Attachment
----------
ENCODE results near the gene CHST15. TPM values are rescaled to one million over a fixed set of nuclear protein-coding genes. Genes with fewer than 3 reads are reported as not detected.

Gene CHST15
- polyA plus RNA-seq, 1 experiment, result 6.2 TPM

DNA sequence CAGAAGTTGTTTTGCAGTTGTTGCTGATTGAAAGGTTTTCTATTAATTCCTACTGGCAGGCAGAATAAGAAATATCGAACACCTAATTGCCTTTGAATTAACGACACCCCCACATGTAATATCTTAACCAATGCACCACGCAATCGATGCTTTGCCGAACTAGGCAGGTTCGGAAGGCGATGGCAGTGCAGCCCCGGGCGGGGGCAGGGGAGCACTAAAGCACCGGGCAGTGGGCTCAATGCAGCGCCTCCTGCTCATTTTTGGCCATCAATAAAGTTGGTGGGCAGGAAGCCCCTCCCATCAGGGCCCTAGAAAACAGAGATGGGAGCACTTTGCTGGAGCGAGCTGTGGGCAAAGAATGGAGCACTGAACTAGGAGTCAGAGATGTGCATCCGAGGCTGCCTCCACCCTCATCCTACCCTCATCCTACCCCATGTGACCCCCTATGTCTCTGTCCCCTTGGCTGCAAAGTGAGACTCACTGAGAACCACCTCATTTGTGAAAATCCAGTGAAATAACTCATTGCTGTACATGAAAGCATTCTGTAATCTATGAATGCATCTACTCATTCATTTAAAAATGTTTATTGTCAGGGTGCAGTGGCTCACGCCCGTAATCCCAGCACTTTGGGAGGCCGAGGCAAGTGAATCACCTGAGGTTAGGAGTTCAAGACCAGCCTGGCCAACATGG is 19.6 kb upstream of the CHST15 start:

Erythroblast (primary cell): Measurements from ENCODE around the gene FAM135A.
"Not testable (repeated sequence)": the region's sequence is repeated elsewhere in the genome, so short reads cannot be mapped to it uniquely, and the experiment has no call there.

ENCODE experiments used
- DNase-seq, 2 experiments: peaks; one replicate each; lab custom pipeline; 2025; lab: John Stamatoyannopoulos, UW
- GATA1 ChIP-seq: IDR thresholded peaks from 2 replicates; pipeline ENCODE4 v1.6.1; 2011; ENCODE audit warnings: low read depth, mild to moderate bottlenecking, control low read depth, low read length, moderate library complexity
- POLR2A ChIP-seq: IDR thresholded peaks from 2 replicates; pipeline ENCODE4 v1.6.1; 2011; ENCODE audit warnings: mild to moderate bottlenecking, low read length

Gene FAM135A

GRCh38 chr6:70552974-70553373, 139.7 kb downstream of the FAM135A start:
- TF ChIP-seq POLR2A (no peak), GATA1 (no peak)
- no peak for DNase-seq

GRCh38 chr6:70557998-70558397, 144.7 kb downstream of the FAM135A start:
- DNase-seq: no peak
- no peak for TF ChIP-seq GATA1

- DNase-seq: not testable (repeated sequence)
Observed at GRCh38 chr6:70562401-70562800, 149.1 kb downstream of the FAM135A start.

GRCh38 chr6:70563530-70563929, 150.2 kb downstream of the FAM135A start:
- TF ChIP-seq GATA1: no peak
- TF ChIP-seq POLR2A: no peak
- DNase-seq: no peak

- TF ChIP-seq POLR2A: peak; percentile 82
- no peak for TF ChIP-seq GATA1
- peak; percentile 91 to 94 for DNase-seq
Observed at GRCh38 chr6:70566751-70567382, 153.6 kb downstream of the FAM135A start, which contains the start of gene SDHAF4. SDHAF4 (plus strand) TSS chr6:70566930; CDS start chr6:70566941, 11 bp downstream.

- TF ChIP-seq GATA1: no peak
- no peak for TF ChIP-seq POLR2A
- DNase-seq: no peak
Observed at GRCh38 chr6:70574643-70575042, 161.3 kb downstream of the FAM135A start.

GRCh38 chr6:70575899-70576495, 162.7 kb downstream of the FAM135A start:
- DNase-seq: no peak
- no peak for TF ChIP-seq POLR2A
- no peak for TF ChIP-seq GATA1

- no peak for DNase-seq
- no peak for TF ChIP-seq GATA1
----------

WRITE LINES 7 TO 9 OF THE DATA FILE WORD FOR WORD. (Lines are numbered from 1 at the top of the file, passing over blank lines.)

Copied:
ENCODE experiments used
- DNase-seq, 2 experiments: peaks; one replicate each; lab custom pipeline; 2025; lab: John Stamatoyannopoulos, UW
- GATA1 ChIP-seq: IDR thresholded peaks from 2 replicates; pipeline ENCODE4 v1.6.1; 2011; ENCODE audit warnings: low read depth, mild to moderate bottlenecking, control low read depth, low read length, moderate library complexity